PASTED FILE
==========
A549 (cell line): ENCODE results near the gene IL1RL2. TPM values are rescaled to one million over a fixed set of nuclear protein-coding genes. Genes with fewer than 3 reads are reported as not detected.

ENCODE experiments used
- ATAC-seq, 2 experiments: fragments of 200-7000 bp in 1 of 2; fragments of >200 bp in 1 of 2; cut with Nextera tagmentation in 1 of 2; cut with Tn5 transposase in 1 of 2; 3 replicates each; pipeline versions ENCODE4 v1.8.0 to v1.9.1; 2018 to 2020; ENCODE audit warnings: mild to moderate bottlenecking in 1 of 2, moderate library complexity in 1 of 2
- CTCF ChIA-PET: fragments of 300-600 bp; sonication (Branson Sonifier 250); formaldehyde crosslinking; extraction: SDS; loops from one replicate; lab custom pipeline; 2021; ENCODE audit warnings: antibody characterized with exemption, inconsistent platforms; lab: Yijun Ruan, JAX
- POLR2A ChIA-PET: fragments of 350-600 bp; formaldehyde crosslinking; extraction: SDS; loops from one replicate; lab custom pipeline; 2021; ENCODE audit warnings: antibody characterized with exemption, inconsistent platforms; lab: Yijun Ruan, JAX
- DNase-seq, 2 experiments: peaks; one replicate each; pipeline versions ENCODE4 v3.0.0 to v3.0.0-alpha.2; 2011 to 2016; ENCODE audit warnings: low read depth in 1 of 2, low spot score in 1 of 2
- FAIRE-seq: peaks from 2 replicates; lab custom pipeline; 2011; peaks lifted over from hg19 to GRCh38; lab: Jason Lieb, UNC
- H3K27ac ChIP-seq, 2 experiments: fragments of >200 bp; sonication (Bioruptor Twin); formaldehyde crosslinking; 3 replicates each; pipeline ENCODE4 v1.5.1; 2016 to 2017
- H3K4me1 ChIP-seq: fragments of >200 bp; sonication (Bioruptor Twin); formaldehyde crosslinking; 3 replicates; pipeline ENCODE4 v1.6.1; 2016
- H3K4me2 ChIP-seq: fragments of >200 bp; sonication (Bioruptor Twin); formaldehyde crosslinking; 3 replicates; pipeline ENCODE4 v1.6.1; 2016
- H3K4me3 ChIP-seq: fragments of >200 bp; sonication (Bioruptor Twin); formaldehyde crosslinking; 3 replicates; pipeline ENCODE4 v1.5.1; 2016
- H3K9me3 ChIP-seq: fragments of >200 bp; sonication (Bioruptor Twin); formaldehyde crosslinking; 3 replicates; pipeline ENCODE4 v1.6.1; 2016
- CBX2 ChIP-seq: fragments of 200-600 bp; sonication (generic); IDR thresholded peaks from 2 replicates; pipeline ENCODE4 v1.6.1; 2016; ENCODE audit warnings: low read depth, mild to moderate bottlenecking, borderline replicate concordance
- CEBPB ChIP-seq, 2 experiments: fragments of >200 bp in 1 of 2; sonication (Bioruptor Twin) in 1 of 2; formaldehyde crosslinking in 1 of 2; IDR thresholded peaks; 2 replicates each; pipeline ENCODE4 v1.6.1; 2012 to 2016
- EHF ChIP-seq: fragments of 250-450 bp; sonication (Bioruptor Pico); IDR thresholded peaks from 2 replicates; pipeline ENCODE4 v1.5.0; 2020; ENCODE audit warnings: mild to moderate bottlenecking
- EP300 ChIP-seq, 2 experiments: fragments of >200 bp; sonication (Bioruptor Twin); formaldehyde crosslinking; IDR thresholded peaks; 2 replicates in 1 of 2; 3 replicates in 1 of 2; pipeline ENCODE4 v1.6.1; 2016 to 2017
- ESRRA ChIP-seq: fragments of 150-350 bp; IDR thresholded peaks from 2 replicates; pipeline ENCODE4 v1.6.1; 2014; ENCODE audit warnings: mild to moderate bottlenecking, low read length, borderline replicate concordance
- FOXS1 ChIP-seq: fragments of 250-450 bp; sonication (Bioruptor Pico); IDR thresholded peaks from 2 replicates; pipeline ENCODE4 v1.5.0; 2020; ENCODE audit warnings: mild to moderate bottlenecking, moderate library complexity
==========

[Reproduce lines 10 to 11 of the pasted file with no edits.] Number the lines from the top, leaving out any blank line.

- H3K4me2 ChIP-seq: fragments of >200 bp; sonication (Bioruptor Twin); formaldehyde crosslinking; 3 replicates; pipeline ENCODE4 v1.6.1; 2016
- H3K4me3 ChIP-seq: fragments of >200 bp; sonication (Bioruptor Twin); formaldehyde crosslinking; 3 replicates; pipeline ENCODE4 v1.5.1; 2016